Girl Talk Career Blog

May 22, 2010

Hired! The Old-Fashioned Way

Filed under: career worthy — lisalahey @ 1:16 am

To give the devil his (her?) due there are several pieces of fairly modern advice a friend of mine (we’ll call her Cassie) used in order to secure herself a new job as a sales rep in an IT company.  You’ve heard them before:

  1. Tailor your resume to appeal to the position.
  2. Do your homework. Research the organization and make sure you go into the interview as fully informed about “them” as you can.
  3. Ask questions about the position you are looking for at the start of the interview before the interviewer begins querying you (interview the interviewer).
  4. Dress for success. Wear a pantsuit in a neutral colour, rather than a skirt suit and don’t wear a dress.
  5. Arrive 10 – 15 minutes early.
  6. Bring a copy of your resume preferably in a briefcase or another professional bag, a notebook and a pen. Nix the purse.
  7. Know and rehearse answers to tough interview questions such as “what is your greatest strength?”
  8. Follow up with a thank you card or an email.

Now this was the scenario that followed:

Cassie admits to using some of this advice and she said it gave her a lot of confidence and seemed to work in her favour (obviously because she’s the one who got hired). However she didn’t use or need the majority of it. Interestingly she happened to have the chance to check out her competition before she went into the interview. Here is a post-mortem of how Cassie found and landed her dream job:

  1. Cassie she dressed in a navy, 2-piece pantsuit with very conservative jewellery. She was also early. The other young woman interviewing for the position before her seemed to have arrived either early or at least on time for her interview. However she wore a skirt and blouse and carried a purse, no resume in hand and no notebook in sight.
  2. Cassie felt a little nervous going in but she also knew she had done all she could do to prepare for her interview. She made sure she got the 2 interviewers names and used them occasionally during the interview (good for business).  When the interviewer asked her if she knew anything about the company Cassie was able to sing out “yes I looked you up on the internet,” saving the interviewer a fair amount of time explaining the organization to her. Later that evening she emailed the interviewers thanking them for their time. It was obvious Cassie had done her homework since she had a chance to show off her knowledge of the corporation during the interview.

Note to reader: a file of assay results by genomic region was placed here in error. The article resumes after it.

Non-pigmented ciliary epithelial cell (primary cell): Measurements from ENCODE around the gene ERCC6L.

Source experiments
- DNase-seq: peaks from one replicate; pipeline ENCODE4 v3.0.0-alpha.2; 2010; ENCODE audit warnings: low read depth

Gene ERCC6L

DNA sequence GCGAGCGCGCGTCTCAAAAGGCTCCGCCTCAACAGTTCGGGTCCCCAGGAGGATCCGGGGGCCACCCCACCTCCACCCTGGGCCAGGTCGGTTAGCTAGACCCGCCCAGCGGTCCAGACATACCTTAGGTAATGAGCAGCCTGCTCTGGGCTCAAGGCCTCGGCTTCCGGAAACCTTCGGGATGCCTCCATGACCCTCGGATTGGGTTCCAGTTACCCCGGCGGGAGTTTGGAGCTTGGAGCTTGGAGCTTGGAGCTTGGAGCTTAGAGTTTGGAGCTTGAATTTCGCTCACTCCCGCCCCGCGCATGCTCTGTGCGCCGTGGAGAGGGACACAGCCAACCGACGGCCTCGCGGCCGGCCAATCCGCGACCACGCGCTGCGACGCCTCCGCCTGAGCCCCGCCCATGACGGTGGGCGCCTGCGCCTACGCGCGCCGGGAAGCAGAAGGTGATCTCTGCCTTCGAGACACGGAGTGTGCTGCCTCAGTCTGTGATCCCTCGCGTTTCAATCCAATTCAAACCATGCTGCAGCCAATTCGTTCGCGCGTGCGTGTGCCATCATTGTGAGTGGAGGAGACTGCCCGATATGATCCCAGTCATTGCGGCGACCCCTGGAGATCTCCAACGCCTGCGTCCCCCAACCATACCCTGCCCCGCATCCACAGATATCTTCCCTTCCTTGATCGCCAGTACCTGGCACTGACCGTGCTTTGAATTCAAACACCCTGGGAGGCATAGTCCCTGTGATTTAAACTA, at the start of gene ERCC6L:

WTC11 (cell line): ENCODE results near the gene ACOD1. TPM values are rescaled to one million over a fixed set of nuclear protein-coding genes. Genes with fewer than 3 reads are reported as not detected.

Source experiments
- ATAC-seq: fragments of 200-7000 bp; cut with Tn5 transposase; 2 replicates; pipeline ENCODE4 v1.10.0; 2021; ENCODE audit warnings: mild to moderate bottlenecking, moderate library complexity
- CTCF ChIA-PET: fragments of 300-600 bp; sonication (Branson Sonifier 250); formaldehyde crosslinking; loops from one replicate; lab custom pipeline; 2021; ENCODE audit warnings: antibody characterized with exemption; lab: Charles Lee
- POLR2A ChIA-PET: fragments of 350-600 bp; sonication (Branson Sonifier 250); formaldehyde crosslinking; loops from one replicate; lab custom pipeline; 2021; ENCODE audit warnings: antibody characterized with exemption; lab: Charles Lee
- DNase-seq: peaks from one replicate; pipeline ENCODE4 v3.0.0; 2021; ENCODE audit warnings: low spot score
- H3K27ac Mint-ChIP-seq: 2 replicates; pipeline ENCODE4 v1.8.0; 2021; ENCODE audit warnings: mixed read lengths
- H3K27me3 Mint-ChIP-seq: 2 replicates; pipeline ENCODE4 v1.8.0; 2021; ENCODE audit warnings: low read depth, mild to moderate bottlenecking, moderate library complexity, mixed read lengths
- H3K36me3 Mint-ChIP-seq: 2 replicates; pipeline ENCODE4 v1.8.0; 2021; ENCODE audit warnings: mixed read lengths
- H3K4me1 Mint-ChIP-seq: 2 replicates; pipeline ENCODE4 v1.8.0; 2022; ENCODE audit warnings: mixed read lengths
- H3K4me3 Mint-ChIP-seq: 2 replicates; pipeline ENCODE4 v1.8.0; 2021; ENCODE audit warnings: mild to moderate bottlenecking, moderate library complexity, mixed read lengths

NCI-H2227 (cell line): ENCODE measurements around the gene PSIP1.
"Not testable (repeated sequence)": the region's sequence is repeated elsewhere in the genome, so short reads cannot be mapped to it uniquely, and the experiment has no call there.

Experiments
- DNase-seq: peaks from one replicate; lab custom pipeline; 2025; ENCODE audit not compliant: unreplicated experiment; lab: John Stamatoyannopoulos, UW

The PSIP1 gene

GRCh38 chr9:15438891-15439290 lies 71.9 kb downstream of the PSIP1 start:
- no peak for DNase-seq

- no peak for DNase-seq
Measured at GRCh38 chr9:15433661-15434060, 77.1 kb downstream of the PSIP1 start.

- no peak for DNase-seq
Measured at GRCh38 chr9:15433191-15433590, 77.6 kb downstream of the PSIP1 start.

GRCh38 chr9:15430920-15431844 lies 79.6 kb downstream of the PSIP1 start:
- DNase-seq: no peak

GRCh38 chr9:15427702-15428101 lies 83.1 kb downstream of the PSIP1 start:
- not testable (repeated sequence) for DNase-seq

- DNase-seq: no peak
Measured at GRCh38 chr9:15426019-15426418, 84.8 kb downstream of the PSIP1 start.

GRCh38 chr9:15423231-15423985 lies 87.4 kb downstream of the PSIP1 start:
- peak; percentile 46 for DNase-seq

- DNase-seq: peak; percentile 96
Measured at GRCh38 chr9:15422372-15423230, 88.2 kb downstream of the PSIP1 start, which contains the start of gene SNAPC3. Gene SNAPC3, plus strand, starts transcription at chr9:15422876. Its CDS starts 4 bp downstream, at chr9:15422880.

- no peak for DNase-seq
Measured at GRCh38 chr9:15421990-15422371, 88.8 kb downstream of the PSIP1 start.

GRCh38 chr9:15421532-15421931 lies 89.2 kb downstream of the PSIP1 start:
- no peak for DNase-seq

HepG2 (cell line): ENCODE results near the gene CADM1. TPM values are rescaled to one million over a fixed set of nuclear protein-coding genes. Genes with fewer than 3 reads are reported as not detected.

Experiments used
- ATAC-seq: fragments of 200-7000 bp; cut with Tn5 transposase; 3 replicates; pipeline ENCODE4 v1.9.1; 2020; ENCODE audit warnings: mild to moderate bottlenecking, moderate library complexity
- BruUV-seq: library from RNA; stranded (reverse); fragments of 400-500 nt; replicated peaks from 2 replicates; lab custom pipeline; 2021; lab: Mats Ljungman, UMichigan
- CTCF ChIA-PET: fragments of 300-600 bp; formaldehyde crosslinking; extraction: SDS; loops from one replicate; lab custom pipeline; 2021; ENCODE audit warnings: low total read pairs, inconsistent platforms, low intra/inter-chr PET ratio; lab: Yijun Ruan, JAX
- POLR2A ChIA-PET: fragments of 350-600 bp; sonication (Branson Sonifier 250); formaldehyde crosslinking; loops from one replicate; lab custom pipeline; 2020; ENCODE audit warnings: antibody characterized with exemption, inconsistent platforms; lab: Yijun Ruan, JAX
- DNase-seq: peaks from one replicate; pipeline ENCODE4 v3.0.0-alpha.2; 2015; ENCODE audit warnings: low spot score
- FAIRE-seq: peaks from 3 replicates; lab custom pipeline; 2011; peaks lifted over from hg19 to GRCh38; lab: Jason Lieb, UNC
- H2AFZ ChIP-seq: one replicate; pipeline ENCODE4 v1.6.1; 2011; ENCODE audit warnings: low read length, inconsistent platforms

3. She followed up with a thank you email.

Apparently her research, business attire, additional copy of her resume, note-taking, and questioning along with her own personal and professional qualifications must have made an impression because within 2 weeks she was hired. She admits to feeling a little sorry for the other woman later.

“It’s crazy. I wanted the job but I felt bad when she was passed over for it. Does that make any sense?” Well yes it does because Cassie is a nice person but to be sure she would have felt worse if she didn’t get it, I’m quite convinced of that. Now that is the advice Cassie followed to get herself an interview and a job. Here is some additional advice Cassie didn’t follow or didn’t need to get herself the job:

  1. Network.  Cassie didn’t know a soul connected to this position.
  2. Forget about classified ads. Only 5% of people are hired this way. Cassie should run out and buy a lotto ticket then because apparently she is in that 5%.
  3. Make sure you are the last person interviewed because hiring managers remember the last interviewee. Cassie was 3rd on the list. There were more interviews to be held after lunch. She knows that for a fact because the interviewers let that one slip as they walked her out.
  4. Study while you wait. In other words look around the office walls for certificates the company has earned or check out their literature. There were no certificates posted on the walls and the only literature in sight was Chatelaine magazine, not exactly corporate reading material.
  5. Debrief. After the interview write down your thoughts and impressions, where you thought you could have improved and where you did especially well. Cassie debrief mentally but she didn’t write anything down. She turned it over enough times in her head that she already knew where she was a little weaker than she would like to have been but overall she had a very good interview.
  6. She asked a couple of questions up front before the interview got underway in order to glean information about the position. However she didn’t find the information especially helpful and she didn’t emphasize any of it during the rest of the interview. Interesting.
  7. Cassie studied 7 tough interview questions and memorized answers, preparing to frame her answers around the interview questions she asked at the start of the interview but those tough questions weren’t forthcoming. Not one. 

Let’s see now out of 15 pieces of job hunting/interviewing advice Cassie only found herself needing 4 (research the company, dress professionally, carry a copy of your resume in a briefcase and arrive early). Yet she landed the job. The one piece of advice that really staggers me is in regard to networking. Network is the primary word on everybody’s lips today when it comes to job hunting yet Cassie answered this ad and was hired within 2 weeks without knowing a soul. Who knew?

Sometimes you just have to take the plunge. Defy the odds where you have to, follow sensible advice when you can and hope for the best. In the end you might prove a lot of the HR gurus all wrong and land that dream job anyway Girlfriend.

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